12 SELF-LOVE AND VIRTUE RECONCILED, of his temper : And after death his felicity would be equal to that of the most virtuous man, that is, non existence, or eternal unconsciousness and indolence. Sothat if there beno God, then, upon the strictest reasoning from the fitness of things, Philedon would be obliged, by the principlesof nature, to make himself happy in his own. way. It will follow also, that under such an atheistical state in the social life, the fitness of paying debts, of keeping contracts, of giving to every one their due, and the unfitness of robbing or murdering our neighbour, and of plundering, or of stealing a piece of bread by a starvingman, or a plank of safetyby a drown- ing man; in short, all social virtues among mankind, will be ove }-powered, and superseded in reason by this superior fitness ; that is the rule of self-preservation or self-felicitation. Reason itself dictates this to mankind, since there is no superior authority or law to oblige them to practice these social virtues, and none can reward this self-denying virtue after death. Perhaps it will be said, that though therehe no God ; yet, in social life, the good of the many, or of a whole society, must be still preferred to the good of single persons ; that this is a rule of reasons and ought to regulate the conduct even of a drowning or starvingperson ; othetwise there will be a door opened for all manner of plunder and murder amongst men, and virtue will have no farther guard or security. I might safely grant all this terrible inference, viz. that murders and robberieswill be allowed, and virtue will have no guard : This is, and will be the sad con- sequence if there be no God. But I would give some particu- lar answers : I. In the first place then, though upon the supposition of an almighty Creator, who is the common Father of all his creatures, the good of ahundred or a thousand of these creatures, is to be preferred to the good of one, and it is his will that it should be so preferred ; yet if men come into the world by chance, or by necessary, fate, and had no relation to a God, nor any hope of hereafter, every man both would and ought to seek his own life and ultimate felicity, though hundreds or thousands perished. Self and nature, in each single man, have a much stronger, and more pungent sensibility of their own happiness or misery, than theycantsave of the misery or happiness of ten thousand others: And I think reason would dictate an obedience to this pungent sensibility, this principle of self love, this natural rule of duty and practice. I answer secondly, II. In cases which do not reach to life and death, or to such long pain and infelicity, which are worse than death, reason may dictate to us to deny our single selves many desirable things for the good of the society : But observe, that is' not becaúse the society itself has any sovereign right to this self- denial of ours; but because weourselves may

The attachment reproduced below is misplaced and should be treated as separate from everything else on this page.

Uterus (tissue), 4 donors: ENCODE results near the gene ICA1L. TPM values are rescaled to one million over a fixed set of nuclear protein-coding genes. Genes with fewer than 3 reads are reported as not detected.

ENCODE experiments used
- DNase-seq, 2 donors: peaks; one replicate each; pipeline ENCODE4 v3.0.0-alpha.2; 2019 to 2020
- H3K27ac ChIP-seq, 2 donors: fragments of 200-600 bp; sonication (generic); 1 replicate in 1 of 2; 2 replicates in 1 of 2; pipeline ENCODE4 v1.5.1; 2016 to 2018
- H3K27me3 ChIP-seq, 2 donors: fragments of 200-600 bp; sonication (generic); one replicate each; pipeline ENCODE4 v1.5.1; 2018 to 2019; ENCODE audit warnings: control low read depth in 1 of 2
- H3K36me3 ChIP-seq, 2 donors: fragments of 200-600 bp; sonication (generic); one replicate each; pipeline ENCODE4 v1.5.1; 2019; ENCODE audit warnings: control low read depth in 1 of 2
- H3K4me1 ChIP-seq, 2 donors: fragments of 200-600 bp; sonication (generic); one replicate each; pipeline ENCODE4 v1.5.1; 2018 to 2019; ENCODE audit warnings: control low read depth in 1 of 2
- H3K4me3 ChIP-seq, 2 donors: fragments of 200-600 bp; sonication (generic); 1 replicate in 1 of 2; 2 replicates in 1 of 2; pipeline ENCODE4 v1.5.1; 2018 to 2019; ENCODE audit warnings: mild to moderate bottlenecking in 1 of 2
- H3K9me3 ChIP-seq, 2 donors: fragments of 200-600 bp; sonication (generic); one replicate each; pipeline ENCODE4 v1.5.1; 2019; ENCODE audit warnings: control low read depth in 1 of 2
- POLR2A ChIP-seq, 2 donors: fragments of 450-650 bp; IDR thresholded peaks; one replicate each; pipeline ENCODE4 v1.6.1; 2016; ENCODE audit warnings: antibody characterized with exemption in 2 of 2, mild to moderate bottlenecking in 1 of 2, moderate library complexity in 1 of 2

SECTION V. d$ afterwards want the helpof. this society : And we shall contradict our own best interest, and our felicity by our practice of rapine or falsehood, if we set the society against us. And therefore reason, perhaps, might dictate such self-denial to us in most of the common cases that would happen in human life, even if there were no God. I say therefore, where our lives or our ultimate happiness are not indanger, the good of the society, of which we ourselves are a part, and in whose welfare we expect our shareof felicity, would oblige us by reason to observe the common rules of social virtue. But in cases which relate to life and ultimate felicity, if there be no God to require of me any self-denying virtue here, nor to rewardme hereafter, the superior rule of nature and reason is to save myself, and make myself happy, though ten thousand of my fellow-creatures suffer by it. What obligation can the Welfareof thewhole society lay upon me to do any thing for them, if I must perish? If I must lose all life, and being, and happiness, for ever, by the practice of social virtue, what is there in reason or nature can oblige me to practise it ? Or who is there to reward any self-denying virtue ? The secret consolation, or the public glory of a few dying moments, that I have lost my being and my happiness in service to the public, is but a poorand irrational re- compense, if there be no God. Lef me add at last; wheresoever there are two different ob- ligations which cross each other, the strongest obligation must be obeyed, and the other ceases. Though there are eternal differ- ences between virtue and vice, and dry abstracted reason may require and seem to oblige us to the practice of virtue ; yet since reason and nature, with its piercing sensibilities, join to dictate self-preservation or self-felicitation are we not first obliged to obey these dictates ? Is not this obligation strongest ? And should not nature and reason, when joined together, break through, or rather surmountand supersede all these abstracted moral notions and differences of vice and virtue, in favour of each man's own sensible happiness ? And thenI think the least inference we can make is, that man's obligation to these social virtues, especiallyin such sort of- cases, can never be plainly proved and securedby reason, without the supposition of an existent God. But if there be a God who governs the world, whose will and authority require the practice of virtue, and who will bestow upon those who practise it, an ultimate felicity, then the practice of social virtue is securedby the strongest obligations : And thus the -moral obligation,' which ai'lses from the reason of things, and the divine or religious obligation, which arises from the will of God, Together with the natural obligation, which springs from the pursuit of our own happiness, are all united to secure the practice of every virtue.